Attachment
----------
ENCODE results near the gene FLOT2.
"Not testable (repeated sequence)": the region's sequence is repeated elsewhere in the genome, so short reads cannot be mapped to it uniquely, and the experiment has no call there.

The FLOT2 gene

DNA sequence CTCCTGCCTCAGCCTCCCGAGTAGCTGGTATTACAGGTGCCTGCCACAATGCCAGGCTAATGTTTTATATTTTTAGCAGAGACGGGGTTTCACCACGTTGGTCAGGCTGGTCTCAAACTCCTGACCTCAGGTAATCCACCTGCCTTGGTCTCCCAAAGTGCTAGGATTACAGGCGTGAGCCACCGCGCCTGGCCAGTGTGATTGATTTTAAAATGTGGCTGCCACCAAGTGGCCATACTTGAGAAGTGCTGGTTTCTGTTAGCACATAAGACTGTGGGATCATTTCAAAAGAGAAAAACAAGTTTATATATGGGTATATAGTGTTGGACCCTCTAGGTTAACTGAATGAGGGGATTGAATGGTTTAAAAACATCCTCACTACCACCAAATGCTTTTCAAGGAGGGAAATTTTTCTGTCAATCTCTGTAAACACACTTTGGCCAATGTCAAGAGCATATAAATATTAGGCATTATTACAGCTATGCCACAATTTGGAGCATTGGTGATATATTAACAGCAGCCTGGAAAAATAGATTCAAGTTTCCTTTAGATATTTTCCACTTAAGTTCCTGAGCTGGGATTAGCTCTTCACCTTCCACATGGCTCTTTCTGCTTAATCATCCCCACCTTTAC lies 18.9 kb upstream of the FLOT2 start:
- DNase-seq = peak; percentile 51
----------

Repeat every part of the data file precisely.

ENCODE results near the gene FLOT2.
"Not testable (repeated sequence)": the region's sequence is repeated elsewhere in the genome, so short reads cannot be mapped to it uniquely, and the experiment has no call there.

The FLOT2 gene

DNA sequence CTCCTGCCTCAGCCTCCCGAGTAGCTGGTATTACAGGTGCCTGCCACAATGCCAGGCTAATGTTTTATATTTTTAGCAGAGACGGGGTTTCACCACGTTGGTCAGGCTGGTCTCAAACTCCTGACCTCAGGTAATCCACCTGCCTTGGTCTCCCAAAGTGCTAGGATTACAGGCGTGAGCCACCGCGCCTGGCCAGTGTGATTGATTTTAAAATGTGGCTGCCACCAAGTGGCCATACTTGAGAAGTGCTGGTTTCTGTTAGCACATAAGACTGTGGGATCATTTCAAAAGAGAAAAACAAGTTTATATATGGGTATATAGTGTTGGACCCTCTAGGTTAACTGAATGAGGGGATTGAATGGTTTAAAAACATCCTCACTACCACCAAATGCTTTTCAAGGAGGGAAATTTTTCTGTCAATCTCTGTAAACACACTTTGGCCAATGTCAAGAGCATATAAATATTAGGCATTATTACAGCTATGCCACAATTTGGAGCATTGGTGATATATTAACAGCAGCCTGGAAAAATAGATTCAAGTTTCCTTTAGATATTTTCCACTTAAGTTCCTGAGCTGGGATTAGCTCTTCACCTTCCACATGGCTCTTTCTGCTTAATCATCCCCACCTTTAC lies 18.9 kb upstream of the FLOT2 start:
- DNase-seq = peak; percentile 51